Here's a blurry picture taken with no flash so you can see how pretty it looks all lit up:
And if you'd like to see close-up pictures of the various pieces, click here.
Alert! ALERT! Beck's Oprah post!
Yes, this one link is enough to warrant its own post from me, because I've been looking forward to it all year. My friend Beck reviews Oprah's holiday gift suggestions each year, and last year her post was hilarious and wonderful enough to prompt me to get into the gift guide review thing. And look! Here's Beck on Oprah's list this year!
MORNING CHEER (11/27/10)
Good morning! Welcome to your first edition of MORNING CHEER! The dog (my parents' dog) and I are the only ones up, and he's gazing at me adoringly, which is nice, but he's kind of stinky. Anyway! You need a morning song! I promise I won't use Glee music every day, but we've been decorating my parents' house, and I love their version of "Deck the Halls" . . .
A few Thanksgiving-specific links I didn't manage to post before Thanksgiving:
Looking for a movie to see with family or friends over the holidays? TWoP has you covered.
I liked the Avalon High movie better than the folks at Forever Young Adult did, but their take on it is hilarious regardless.
Not quite feeling the holiday spirit? This is for you.
November 26, 2010
Welcome to THE CHEER FACTORY!
Thanksgiving is officially over, and I'm more or less ignoring Black Friday, which means . . .
Time for CHEER! A few of you have asked exactly what I mean by that. Basically, it's short for Christmas cheer or holiday cheer, but this particular usage of "cheer," and the spreading of, originated, I believe, with author Maureen Johnson. You can read her blog posts on the subject here.
So this year, I will be following her lead and devoting the blog to spreading CHEER from now until New Year's. I have a variety of plans, and have outlined them below, but if you have any CHEER REQUESTS, please let me know! What would make YOUR holiday season more CHEERful?
1. Holiday cards for all! Yes, the real, paper kind. If I don't have your address, email me! And most of the cards I have are secular Christmas cards, so if you'd be offended by that, please mention. I have a few Hannukah cards left, plus some non-holiday winter CHEER cards and some religious Christmas cards.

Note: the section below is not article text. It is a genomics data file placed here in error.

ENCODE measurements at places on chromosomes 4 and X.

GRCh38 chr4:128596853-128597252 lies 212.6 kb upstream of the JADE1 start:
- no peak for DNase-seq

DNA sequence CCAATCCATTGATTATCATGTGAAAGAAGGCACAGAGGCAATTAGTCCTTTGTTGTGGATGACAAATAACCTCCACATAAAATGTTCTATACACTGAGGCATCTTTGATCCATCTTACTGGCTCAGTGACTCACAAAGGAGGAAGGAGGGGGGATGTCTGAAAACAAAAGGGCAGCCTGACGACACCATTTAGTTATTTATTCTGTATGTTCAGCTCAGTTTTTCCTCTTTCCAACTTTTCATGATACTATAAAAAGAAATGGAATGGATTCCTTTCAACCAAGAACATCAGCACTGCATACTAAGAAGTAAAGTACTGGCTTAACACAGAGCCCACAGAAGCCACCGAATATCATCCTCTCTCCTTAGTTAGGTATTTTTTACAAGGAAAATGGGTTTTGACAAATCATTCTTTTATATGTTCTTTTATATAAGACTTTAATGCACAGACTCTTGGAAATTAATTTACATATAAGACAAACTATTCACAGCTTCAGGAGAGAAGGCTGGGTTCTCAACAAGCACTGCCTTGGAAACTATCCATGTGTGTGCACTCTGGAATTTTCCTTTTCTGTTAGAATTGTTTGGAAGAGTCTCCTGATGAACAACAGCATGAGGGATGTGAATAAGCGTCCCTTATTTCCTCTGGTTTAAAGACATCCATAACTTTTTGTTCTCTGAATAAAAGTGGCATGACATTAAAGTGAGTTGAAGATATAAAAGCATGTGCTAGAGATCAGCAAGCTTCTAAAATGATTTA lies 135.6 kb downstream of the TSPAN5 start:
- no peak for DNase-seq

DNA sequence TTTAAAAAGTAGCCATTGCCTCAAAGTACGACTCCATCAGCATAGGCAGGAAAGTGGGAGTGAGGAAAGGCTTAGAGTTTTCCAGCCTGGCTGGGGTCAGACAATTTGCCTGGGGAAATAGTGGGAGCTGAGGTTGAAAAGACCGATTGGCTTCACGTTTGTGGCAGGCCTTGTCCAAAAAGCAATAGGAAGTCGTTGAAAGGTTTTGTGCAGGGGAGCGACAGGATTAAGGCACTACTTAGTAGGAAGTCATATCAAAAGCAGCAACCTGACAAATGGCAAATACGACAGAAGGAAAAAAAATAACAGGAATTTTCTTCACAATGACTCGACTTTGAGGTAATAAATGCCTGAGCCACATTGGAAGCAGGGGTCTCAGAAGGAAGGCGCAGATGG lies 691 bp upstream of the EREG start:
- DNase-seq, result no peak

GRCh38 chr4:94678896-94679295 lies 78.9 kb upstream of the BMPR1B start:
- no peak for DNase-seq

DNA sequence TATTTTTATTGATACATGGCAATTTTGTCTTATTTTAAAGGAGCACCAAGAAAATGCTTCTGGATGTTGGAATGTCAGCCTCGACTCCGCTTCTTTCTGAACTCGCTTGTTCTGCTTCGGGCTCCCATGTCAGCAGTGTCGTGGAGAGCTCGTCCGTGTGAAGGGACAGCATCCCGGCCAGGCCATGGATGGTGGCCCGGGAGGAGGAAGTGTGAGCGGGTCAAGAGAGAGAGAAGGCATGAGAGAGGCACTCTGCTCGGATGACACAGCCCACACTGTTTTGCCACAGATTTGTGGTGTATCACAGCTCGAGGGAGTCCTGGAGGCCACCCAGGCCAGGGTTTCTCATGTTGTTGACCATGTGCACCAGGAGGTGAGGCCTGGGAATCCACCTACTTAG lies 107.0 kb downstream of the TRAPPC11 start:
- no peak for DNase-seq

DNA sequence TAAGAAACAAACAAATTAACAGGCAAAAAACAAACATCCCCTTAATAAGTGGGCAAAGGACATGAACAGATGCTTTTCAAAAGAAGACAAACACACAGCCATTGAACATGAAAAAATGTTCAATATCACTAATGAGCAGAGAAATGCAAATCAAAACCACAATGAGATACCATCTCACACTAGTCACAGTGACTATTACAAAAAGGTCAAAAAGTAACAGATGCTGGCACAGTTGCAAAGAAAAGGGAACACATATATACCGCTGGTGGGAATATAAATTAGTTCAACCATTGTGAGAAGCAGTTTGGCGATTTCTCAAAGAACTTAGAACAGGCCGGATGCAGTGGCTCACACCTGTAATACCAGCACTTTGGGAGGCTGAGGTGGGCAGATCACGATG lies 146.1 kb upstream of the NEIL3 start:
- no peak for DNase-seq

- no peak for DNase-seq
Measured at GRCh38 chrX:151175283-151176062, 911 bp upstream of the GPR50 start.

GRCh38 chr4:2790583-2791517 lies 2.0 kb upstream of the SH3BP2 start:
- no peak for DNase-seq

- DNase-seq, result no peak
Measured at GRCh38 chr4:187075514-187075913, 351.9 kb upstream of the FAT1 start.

2. MORNING CHEER. This will be like Morning Coffee, but different. I will give you a holiday song to listen to each morning, plus, if I have time, some links and general commentary.
3. Gift Guide Extravaganza!
4. Music! I have very definite opinions on holiday music, and I will be sharing them. Lucky you. I will give you at least one iMix for iTunes users, and probably some album suggestions here. (If I see you in person, I am also liable to start shoving CDs at you, as Caitlin and Bobby can attest.)
5. Lists! I love lists. I'm working on a list of favorite holiday movies and one of holiday books. Any other lists you'd like?
6. Recipes! There will be baking. You'll get a recipe or two.
7. Answers! I know a lot of random holiday stuff, and I love research, so if you have QUESTIONS about holiday history, traditions, etc., let me know! Or about what I do for holidays, or, I don't know, whatever. I also give pretty good advice, so if you have a weird holiday situation with your family or friends or something, I'd be happy to give an opinion.
That's all the categories of CHEER I can think of right now. Do you have others I should add? Tell me!
November 25, 2010
Thanksgiving Cooking and Macy's Parade Liveblog!
8:39: Good morning! On NBC, we're having the kind of odd cultural moment of cutting back and forth between soldiers in Afghanistan talking to their families - and making me teary, Martha Stewart cooking a turkey, and Al Roker at the parade talking to Jessica Simpson. Also, I'm not sure whether to be pleased or ashamed that I recognized Jessica Simpson. I'm going to try to get in a shower before the parade itself starts, and then I'll start cooking . . .
9:07: Just got back downstairs and had the following conversation.
9:12: Oh, hi, Jason Ritter! You're pretty.
9:16: I want Meredith's sparkly coat. Ooh, the Broadway performances are always my favorite part, although I've heard mixed things about Memphis. But this song seemed fine, if unexceptional. And the performers did a good job of performing out in the street in the cold, which is sometimes iffy. (Not that they're singing live. But still. Sometimes it looks really dumb.)